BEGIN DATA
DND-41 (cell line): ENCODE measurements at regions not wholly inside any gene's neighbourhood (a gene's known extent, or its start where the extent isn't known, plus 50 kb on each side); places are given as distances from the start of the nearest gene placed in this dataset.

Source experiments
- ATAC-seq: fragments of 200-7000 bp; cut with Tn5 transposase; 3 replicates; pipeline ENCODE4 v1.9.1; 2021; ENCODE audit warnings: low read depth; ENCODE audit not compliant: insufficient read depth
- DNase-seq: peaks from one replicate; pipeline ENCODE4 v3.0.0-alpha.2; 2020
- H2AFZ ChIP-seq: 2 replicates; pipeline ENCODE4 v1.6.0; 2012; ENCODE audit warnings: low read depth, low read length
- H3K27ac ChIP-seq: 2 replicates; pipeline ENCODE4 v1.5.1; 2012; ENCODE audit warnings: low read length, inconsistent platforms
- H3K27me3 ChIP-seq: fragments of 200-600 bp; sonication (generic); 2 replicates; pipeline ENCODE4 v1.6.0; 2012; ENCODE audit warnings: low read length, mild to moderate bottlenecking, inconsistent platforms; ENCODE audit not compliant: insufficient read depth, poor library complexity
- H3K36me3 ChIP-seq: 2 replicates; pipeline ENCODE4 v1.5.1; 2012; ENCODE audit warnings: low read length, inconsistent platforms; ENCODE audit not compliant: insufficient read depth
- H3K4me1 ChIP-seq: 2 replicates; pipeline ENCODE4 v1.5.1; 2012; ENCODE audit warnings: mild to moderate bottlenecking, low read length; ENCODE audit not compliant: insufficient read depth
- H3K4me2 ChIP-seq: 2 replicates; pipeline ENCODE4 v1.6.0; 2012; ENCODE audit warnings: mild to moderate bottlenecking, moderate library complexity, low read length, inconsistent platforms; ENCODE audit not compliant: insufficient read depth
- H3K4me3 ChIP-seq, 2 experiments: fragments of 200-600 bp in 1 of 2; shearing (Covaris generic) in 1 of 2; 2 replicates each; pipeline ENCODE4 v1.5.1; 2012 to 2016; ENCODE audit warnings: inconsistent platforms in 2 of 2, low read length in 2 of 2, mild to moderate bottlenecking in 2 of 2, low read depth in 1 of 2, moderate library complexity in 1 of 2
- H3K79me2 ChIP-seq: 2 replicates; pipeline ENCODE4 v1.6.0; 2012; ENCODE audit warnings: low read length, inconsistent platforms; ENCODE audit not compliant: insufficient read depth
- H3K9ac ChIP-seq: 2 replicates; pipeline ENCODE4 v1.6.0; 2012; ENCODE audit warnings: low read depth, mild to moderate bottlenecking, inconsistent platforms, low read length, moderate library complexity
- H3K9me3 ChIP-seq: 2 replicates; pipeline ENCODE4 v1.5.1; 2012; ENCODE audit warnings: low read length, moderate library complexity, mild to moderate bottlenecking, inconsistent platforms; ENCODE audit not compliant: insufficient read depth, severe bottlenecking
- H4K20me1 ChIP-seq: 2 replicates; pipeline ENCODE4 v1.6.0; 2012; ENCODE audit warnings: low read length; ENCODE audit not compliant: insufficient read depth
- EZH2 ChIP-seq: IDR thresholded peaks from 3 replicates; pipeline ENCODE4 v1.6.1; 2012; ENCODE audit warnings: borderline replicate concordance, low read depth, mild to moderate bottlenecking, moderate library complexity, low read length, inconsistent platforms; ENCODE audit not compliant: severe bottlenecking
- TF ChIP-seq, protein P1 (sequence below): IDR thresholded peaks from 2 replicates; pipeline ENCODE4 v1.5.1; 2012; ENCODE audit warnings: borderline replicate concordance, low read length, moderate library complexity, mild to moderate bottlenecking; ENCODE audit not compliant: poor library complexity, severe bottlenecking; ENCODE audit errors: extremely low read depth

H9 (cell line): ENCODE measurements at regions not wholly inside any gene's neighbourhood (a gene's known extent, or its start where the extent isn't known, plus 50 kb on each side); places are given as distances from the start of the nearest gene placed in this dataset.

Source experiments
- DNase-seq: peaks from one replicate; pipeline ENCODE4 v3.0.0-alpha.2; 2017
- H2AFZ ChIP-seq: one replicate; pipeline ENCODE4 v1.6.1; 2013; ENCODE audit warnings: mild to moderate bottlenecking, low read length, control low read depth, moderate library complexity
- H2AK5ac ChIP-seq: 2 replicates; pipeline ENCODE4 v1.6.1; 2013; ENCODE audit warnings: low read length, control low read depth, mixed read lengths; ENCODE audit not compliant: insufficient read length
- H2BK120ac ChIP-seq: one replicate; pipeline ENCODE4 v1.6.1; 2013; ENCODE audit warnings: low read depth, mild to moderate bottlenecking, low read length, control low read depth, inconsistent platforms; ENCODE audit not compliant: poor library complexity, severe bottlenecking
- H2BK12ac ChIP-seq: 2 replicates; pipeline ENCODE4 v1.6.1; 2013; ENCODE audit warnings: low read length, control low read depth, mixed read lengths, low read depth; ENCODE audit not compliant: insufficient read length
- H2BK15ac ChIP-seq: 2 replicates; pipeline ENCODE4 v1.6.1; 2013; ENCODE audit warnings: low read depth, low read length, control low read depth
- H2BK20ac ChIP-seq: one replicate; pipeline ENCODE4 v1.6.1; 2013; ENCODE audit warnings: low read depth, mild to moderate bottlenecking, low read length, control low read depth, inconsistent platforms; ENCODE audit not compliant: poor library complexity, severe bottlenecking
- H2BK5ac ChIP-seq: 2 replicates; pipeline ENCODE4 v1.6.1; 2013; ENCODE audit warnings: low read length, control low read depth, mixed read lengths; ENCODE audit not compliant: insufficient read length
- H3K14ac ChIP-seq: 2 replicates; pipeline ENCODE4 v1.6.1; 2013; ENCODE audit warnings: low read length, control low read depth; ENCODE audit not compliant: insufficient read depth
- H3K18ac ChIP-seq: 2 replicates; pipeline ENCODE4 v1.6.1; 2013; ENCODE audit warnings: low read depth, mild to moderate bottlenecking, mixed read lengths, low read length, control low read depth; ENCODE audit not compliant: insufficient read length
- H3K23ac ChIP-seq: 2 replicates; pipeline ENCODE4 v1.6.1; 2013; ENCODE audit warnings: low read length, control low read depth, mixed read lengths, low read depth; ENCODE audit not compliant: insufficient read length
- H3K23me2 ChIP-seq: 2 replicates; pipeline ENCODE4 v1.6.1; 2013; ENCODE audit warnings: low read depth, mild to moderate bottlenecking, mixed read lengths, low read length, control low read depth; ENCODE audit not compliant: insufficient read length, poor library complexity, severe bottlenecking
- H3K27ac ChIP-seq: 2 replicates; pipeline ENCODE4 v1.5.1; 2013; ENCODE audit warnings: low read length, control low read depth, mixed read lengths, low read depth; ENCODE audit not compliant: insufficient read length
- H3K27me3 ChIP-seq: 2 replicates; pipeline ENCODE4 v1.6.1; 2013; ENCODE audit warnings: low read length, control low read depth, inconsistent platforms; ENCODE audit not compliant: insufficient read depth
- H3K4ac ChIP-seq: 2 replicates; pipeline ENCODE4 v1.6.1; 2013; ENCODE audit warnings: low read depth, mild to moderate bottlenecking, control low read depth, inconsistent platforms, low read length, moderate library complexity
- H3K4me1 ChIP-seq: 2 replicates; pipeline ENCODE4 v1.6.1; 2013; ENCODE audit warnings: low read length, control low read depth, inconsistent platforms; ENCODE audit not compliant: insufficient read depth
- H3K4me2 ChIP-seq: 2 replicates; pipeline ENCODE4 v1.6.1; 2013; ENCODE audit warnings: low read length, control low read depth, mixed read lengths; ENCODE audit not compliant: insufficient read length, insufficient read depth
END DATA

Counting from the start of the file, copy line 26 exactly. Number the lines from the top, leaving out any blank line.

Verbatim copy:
- H2BK20ac ChIP-seq: one replicate; pipeline ENCODE4 v1.6.1; 2013; ENCODE audit warnings: low read depth, mild to moderate bottlenecking, low read length, control low read depth, inconsistent platforms; ENCODE audit not compliant: poor library complexity, severe bottlenecking